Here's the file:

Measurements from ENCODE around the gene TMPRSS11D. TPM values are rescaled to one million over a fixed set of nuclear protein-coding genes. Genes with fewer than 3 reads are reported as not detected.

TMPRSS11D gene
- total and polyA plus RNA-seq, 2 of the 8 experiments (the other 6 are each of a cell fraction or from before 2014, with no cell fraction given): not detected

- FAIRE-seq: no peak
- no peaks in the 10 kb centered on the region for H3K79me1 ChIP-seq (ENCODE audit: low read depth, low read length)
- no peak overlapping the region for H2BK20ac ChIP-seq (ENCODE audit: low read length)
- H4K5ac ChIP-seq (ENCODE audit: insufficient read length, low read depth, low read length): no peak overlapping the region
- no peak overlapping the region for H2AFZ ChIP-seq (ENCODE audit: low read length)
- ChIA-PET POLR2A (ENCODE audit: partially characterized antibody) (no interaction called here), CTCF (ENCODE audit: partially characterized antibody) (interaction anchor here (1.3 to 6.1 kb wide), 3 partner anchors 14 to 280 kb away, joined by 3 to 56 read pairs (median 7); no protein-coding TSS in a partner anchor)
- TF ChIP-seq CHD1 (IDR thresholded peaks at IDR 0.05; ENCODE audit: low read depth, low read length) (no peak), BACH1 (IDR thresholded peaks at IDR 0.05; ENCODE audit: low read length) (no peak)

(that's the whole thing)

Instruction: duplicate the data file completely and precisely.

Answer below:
Measurements from ENCODE around the gene TMPRSS11D. TPM values are rescaled to one million over a fixed set of nuclear protein-coding genes. Genes with fewer than 3 reads are reported as not detected.

TMPRSS11D gene
- total and polyA plus RNA-seq, 2 of the 8 experiments (the other 6 are each of a cell fraction or from before 2014, with no cell fraction given): not detected

- FAIRE-seq: no peak
- no peaks in the 10 kb centered on the region for H3K79me1 ChIP-seq (ENCODE audit: low read depth, low read length)
- no peak overlapping the region for H2BK20ac ChIP-seq (ENCODE audit: low read length)
- H4K5ac ChIP-seq (ENCODE audit: insufficient read length, low read depth, low read length): no peak overlapping the region
- no peak overlapping the region for H2AFZ ChIP-seq (ENCODE audit: low read length)
- ChIA-PET POLR2A (ENCODE audit: partially characterized antibody) (no interaction called here), CTCF (ENCODE audit: partially characterized antibody) (interaction anchor here (1.3 to 6.1 kb wide), 3 partner anchors 14 to 280 kb away, joined by 3 to 56 read pairs (median 7); no protein-coding TSS in a partner anchor)
- TF ChIP-seq CHD1 (IDR thresholded peaks at IDR 0.05; ENCODE audit: low read depth, low read length) (no peak), BACH1 (IDR thresholded peaks at IDR 0.05; ENCODE audit: low read length) (no peak)